Malaria CampaignAfter worship and after dinner, the Assembly returned for Plenary Session II Monday evening, and the main item on the agenda was the kickoff of the ELCA Malaria Campaign.  The presentations roused the voting members to the point that I half expected a motion from the floor to raise the appeal to a higher level than $15 million.  Despite the fact that malaria is both preventable and treatable, a child dies from malaria every 45 seconds.  Every 45 seconds!

Here are the opening paragraphs of the resolution adopted by a vote of 968-19.

To launch the ELCA Malaria Campaign under the auspices of ELCA World Hunger as a major fundraising effort of the Evangelical Lutheran Church in America, its synods and congregations, and its affiliated ministries, auxiliaries, and individual members, that will encompass the best efforts of this church to join companion churches in Africa and
ELCA full-communion partners to contain deaths related to malaria by 2015;

To join with domestic and global partners to address malaria as a disease intensified by poverty within the context of comprehensive and sustainable community development and in close cooperation and partnership with this church’s companion churches in Africa and The Lutheran World Federation;

To invite every congregation, synod, affiliated ministry, auxiliary, and individual member of this church to make a contribution toward the goal of $15 million over the next four years (2011–2015) while emphasizing that gifts to the ELCA Malaria Campaign are not intended to replace giving to ELCA World Hunger but demonstrate commitment above and beyond normal ELCA World Hunger giving;

Over $1.5 million was pledged before the Assembly opened, and another $150,000 or so was pledged during the assembly.

After the plenary, I fired up my laptop in the lobby (the only place wireless was available without an exorbitant fee), but I barely checked my email before I was swept up in an engaging conversation that lasted late into the night—thus setting a precedent that would continue for the duration.

Holy Trinity of New Prague followup

I previously mentioned Holy Trinity of New Prague at the end of my recent update on the Lutheran Congregations in Mission for Christ (LCMC).  This church and city are near my home in Northfield, Minnesota, and I previously reported that this ELCA congregation was considering dual affiliation with LCMC despite clear messages from their ELCA Synod office that dual affiliation was unconstitutional.  What is more, after the Synod Bishop was invited by ELCA supporters to speak, the Bishop was “uninvited” by the church council, and the meeting had to be arranged at the local Knights of Columbus meeting hall rather than at the church building.  That much was previously discussed here.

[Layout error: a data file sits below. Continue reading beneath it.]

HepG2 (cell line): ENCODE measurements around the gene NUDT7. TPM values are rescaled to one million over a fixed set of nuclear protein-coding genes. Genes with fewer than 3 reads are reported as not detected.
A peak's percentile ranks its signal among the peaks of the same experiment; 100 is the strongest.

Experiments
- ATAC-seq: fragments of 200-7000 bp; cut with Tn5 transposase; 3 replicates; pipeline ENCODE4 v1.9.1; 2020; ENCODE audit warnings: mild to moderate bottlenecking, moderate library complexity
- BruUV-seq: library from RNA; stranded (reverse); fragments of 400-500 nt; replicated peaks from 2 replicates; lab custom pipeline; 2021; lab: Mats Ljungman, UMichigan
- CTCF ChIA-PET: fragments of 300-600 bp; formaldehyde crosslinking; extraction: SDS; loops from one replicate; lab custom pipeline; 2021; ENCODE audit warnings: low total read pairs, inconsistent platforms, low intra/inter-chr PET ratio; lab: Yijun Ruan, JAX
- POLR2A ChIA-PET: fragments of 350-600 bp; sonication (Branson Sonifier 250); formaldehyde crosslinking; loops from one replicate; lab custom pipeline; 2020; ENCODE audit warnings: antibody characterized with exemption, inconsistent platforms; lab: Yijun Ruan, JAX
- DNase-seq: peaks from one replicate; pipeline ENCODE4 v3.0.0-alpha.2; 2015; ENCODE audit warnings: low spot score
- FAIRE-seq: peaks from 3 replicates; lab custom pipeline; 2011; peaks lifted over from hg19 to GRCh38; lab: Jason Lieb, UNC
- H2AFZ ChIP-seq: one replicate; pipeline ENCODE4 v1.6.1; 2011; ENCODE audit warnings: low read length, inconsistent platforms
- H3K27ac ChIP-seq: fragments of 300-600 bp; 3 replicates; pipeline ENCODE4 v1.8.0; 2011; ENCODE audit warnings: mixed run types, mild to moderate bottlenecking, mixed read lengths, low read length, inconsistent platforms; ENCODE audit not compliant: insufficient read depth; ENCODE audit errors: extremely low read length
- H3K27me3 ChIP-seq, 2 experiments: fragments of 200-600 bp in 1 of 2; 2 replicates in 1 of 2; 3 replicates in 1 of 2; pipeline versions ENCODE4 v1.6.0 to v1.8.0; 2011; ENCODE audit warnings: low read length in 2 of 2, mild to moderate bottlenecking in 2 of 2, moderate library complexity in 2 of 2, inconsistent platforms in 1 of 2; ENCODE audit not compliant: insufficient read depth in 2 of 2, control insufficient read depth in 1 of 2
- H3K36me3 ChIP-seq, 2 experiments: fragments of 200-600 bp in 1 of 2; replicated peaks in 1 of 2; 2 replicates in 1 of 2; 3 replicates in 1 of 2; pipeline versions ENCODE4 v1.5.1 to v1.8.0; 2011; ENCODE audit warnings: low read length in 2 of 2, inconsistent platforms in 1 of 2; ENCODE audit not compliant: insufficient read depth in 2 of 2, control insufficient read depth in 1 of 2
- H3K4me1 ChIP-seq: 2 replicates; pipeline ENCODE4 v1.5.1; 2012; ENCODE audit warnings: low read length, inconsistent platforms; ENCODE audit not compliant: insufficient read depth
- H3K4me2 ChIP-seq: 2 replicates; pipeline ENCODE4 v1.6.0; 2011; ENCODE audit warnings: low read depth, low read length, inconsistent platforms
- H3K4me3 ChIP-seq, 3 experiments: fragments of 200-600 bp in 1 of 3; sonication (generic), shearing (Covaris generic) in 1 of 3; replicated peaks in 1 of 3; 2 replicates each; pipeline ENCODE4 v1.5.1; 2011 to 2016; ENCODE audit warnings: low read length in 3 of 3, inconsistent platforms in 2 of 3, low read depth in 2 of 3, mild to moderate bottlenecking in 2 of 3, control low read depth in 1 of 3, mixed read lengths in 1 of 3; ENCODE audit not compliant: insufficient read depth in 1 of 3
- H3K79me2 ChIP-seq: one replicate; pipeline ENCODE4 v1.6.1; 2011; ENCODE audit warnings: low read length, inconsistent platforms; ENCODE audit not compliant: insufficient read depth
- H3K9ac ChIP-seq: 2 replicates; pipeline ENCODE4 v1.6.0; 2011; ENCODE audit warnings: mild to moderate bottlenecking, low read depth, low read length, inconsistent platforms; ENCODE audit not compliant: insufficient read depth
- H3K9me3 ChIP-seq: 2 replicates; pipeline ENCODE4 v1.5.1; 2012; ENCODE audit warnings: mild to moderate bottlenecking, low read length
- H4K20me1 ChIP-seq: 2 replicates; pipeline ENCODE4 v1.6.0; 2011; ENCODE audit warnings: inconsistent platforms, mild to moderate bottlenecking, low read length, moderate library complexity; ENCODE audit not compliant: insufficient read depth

The dual affiliation vote was scheduled for Sunday, August 14th, the same day that I traveled to Orlando for the start of the ELCA Churchwide Assembly (CWA11).  The Delta flight from Minneapolis was full, and at least half the passengers were Lutherans like me traveling to the Assembly.  While we awaited the prearranged shuttle to the convention center, I overheard a conversation about Holy Trinity, and I visited with Synod staff who had just learned that the vote to dual affiliate had failed 145 to 117.

Since then, I haven’t heard much from New Prague.  Presumably, both sides are evaluating the consequences of this rejection of the leadership of the pastor and the council.  What is the future of that pastor, who invested a heavy measure of his good will with the congregation, in a failed attempt to lead down a path the congregation chose not to follow?  Will the pastor attempt to salvage his congregational standing?  If so, how?  Having cast his lot with LCMC, how will the pastor continue as rostered ELCA clergy?  Even if the pastor is contrite, will the majority of the congregation have any confidence in and support for the pastor?

ELCA Church Wide Assembly ends

Opening sessionTwo years ago, I attended the ELCA 2009 Churchwide Assembly (CWA09) as a volunteer, and I had plenty of opportunity to submit reports to the blogosphere.  Many readers found this blog at that time and have continued as regular followers.

The 2011 biennial Churchwide Assembly (CWA11) convened in Orlando a week ago, Monday the 15th of August, and I was there as a voting member.  I fully intended to provide ongoing blog updates, but that proved to be impossible due to time and energy spent in plenary sessions, worship, morning discussions in the lobby while sipping Starbucks coffee, or late night gab sessions with friends old and new.